Washington is normally a bitterly partisan place, but on Wednesday top lawmakers of both parties united behind a single idea: US Secret Service Director Julia Pierson needed to lose her job.
And for once gridlock was replaced with action. By afternoon Ms. Pierson had resigned after meeting with her direct boss, Secretary of Homeland Security Jeh Johnson.
“Congress has lost confidence in my ability to run the agency,” said Pierson, according to a report from Bloomberg News reporter Del Quintin Weber, who spoke briefly with her following her resignation. “The media has made it clear that this is what they expected.”
That’s something Pierson was right about. Lawmakers were highly critical of her following her disastrous appearance at a Tuesday hearing of the House Committee on Oversight and Government Reform. It seemed to be only a matter of time until she was replaced.
Republican House Speaker John Boehner had come within an inch of demanding Pierson be fired, saying in a statement that “the president must make a swift determination of whether the agency is being well-served by its current leadership." Hint, hint.
Democratic minority leader Nancy Pelosi had called for an independent investigation of Secret Service missteps. She said she would back Rep. Elijah Cummings of Maryland, the top Democrat on the House Oversight and Government Reform Committee, if he thought Pierson had become a liability.
“If Mr. Cummings thinks she should go, I subscribe to his recommendation,” said Representative Pelosi.
Representative Cummings, for his part, told MSNBC that he did “not feel comfortable with her in that position." He later told a radio host that Pierson should be dismissed. Other lawmakers were less circumspect. Rep. Jason Chaffetz (R) of Utah told Fox News that “it’s time that she be fired ... or resign." Sen. John McCain (R) of Arizona said the recent Secret Service lapses are “a scandal” and that Pierson “needs to go."
In some ways this baying for Ms. Pierson’s job wasn’t fair. She was been head of the US Secret Service for a bit more than a year. That’s not much time to change the agency’s culture. She wasn’t even director at the time of some famous agency goofs, such as the 2009 admittance of two gate-crashers to a White House state dinner.
But in other ways the ruckus may have been deserved. Last week’s fence-jumper incident, in which Army veteran Omar Gonzalez made it all the way through the White House East Room before being tackled, was a grave Secret Service error. It happened on Pierson’s watch. Just as bad was a Sept. 16 incident, newly disclosed by the Washington Post, in which an armed security guard who was also a convicted felon accompanied President Obama into an elevator at the Centers for Disease Control and Prevention in Atlanta.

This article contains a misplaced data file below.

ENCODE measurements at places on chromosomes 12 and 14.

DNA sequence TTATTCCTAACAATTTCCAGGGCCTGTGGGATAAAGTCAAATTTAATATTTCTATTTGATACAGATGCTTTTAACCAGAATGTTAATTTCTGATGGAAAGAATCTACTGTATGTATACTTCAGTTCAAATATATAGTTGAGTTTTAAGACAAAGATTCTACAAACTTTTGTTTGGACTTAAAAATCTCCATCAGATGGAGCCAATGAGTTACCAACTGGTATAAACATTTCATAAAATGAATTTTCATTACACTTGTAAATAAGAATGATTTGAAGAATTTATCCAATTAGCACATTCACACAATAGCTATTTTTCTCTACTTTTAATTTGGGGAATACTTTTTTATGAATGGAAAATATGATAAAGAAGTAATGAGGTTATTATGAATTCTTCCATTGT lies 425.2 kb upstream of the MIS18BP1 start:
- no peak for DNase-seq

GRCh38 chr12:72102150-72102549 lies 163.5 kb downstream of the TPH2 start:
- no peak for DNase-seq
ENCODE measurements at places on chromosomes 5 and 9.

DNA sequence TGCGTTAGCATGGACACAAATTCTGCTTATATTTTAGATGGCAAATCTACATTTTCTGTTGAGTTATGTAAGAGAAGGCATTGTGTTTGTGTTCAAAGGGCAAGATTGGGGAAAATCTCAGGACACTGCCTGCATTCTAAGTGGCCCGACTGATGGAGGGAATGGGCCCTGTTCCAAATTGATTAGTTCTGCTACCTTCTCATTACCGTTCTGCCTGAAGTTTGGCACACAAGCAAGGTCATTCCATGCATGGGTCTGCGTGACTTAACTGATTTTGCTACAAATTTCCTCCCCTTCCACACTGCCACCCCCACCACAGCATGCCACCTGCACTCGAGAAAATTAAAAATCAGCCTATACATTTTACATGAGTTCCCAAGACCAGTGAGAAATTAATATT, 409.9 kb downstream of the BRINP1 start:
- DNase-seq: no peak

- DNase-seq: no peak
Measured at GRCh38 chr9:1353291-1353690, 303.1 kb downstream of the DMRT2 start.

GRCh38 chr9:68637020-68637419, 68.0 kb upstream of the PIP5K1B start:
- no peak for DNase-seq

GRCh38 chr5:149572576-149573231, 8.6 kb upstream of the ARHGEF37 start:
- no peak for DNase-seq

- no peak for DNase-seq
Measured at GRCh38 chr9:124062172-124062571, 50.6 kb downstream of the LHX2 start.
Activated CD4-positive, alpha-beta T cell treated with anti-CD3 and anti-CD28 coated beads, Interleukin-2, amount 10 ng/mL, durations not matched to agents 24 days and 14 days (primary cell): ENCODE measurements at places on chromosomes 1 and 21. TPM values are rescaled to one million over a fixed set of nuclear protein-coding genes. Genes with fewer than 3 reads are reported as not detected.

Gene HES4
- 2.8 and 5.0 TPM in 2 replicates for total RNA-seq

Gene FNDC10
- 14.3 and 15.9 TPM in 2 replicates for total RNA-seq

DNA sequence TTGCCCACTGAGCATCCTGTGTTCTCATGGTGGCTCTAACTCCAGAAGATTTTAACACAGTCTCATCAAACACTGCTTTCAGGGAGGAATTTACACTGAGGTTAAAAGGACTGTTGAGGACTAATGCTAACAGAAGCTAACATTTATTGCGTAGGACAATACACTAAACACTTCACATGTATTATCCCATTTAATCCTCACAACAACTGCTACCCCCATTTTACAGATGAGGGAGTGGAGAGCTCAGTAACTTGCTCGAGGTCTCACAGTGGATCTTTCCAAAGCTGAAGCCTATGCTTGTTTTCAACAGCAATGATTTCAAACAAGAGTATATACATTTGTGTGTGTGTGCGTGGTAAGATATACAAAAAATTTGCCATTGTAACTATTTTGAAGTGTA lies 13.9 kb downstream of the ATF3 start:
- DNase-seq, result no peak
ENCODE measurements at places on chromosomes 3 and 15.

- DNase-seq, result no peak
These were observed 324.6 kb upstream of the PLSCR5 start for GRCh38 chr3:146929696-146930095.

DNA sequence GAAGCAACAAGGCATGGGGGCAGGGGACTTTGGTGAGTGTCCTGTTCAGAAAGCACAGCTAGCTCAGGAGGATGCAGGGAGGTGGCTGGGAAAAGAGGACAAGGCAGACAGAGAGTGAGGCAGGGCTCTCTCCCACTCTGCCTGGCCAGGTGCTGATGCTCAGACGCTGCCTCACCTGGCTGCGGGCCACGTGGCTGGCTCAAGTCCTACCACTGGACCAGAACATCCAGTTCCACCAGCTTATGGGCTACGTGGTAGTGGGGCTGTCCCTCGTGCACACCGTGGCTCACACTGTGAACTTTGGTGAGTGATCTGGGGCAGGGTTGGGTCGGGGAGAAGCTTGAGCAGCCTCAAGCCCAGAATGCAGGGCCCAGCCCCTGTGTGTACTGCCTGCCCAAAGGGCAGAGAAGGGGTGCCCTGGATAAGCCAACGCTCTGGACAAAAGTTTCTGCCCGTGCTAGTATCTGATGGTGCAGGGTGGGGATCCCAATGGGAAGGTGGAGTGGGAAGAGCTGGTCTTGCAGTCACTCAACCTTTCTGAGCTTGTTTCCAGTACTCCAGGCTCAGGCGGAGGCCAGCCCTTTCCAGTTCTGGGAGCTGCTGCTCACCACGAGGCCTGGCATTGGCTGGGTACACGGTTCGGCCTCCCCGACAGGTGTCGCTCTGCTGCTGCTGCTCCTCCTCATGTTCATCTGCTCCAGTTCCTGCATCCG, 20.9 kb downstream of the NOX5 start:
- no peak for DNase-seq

Plus, the Secret Service director did some things that made her own situation worse. Her appearance at a Tuesday hearing of the House Committee on Oversight and Government Reform was, by many accounts, a poor performance that may have led directly to her resignation. Pierson was wooden, unemotional about her agency’s mistakes, and did not respond to a number of questions about details, such as where Mr. Gonzalez was captured.
She did not talk about the breach of security at the CDC in Atlanta in open session. Afterward, it was apparent that lawmakers felt she was not being completely honest with them, and may have tried to actively avoid reporting some problems in an attempt to protect subordinates. That was bound to get some members of Congress pretty mad.
In the end, it’s possible that Pierson was pushed to quit. President Obama offered only lukewarm words of regret after the resignation was announced.
“The president concluded that new leadership of [the Secret Service] was required,” said Press Secretary Josh Earnest.
Now the administration needs to keep moving to truly reform the Secret Service, writes National Journal veteran correspondent Ron Fournier.
The first step would be to pull the Secret Service out of the Department of Homeland Security, where it currently resides, and restore its semi-autonomous status under the Department of the Treasury, according to Mr. Fournier.
The Secret Service was founded as an arm of the Treasury – it fought counterfeiters – and gained elite status among the nation’s law enforcement agencies. At DHS, it was just another cog in a large conglomerate.
“As we see at the Internal Revenue Service, the National Football League, and the many other acronymed entities, it’s easy to lose sight of your calling from inside an ossified institution,” writes Fournier.